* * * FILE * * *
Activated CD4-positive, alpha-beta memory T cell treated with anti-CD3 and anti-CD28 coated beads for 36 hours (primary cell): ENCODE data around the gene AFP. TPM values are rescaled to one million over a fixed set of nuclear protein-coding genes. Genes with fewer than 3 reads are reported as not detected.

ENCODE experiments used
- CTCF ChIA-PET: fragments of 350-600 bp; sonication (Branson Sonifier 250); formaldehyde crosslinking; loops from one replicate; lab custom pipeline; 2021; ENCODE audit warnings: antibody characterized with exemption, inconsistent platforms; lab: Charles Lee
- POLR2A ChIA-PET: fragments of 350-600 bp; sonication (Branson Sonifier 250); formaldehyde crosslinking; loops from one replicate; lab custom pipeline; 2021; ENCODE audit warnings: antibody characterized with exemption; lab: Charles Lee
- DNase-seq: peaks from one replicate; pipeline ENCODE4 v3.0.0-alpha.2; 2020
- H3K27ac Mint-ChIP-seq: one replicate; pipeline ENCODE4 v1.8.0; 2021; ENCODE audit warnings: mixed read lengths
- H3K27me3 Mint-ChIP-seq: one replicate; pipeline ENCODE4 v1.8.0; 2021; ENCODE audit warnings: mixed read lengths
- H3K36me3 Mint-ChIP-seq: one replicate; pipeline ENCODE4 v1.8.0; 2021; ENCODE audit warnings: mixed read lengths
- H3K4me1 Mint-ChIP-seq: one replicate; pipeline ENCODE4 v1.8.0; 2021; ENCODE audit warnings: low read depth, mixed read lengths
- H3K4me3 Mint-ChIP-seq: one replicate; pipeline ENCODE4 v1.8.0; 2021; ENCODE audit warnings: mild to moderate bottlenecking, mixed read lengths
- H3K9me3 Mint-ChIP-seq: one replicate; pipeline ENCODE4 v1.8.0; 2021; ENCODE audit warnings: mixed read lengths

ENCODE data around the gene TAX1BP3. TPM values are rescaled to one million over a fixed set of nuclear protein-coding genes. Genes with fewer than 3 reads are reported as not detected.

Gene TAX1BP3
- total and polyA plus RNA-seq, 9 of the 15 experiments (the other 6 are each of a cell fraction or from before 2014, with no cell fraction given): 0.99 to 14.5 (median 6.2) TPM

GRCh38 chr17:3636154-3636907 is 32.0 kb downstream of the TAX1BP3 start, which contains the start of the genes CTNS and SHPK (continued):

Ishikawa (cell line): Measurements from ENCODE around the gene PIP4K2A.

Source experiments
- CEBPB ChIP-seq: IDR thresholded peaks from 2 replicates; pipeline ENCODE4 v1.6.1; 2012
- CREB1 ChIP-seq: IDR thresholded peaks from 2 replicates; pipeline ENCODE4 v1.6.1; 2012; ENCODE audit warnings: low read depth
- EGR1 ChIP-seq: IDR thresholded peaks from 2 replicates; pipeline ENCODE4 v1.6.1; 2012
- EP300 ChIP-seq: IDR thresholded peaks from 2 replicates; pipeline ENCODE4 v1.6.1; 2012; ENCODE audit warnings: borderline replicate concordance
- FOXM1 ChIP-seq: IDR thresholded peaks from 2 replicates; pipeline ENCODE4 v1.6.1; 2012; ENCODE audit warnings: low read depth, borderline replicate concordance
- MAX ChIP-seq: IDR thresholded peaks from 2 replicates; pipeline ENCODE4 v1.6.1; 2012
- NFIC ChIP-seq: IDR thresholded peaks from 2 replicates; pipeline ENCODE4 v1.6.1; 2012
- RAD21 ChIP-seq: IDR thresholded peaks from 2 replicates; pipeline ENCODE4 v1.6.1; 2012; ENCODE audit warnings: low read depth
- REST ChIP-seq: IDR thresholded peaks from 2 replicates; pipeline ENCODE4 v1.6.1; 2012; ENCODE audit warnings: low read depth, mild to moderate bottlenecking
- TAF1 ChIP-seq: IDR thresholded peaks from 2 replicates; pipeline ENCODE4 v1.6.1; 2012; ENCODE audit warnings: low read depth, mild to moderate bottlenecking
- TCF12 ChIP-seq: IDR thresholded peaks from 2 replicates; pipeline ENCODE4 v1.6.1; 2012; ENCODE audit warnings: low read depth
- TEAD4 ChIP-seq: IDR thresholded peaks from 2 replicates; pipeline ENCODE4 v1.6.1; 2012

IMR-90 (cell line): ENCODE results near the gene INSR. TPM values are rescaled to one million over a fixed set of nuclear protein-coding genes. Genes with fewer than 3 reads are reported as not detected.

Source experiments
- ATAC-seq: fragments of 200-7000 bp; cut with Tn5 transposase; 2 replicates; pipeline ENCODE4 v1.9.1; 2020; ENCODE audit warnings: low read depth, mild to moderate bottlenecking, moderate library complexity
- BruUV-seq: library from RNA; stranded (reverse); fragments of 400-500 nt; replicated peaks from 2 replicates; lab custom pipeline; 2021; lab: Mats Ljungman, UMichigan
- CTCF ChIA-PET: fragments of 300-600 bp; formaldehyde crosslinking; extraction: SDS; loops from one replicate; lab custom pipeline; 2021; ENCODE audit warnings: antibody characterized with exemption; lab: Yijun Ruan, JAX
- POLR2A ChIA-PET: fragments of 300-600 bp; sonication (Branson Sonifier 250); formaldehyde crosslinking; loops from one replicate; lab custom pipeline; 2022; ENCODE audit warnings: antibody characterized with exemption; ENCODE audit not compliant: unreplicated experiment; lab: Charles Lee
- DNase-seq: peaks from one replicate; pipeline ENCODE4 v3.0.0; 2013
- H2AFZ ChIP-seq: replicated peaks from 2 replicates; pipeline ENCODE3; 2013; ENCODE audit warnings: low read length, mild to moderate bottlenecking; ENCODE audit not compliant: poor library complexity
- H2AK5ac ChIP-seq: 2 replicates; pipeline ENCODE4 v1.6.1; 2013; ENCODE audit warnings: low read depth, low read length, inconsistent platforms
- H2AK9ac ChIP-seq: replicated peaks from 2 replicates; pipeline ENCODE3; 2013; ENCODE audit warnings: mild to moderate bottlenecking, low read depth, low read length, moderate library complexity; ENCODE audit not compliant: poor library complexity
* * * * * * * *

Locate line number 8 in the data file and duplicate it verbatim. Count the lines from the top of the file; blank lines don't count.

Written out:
- H3K36me3 Mint-ChIP-seq: one replicate; pipeline ENCODE4 v1.8.0; 2021; ENCODE audit warnings: mixed read lengths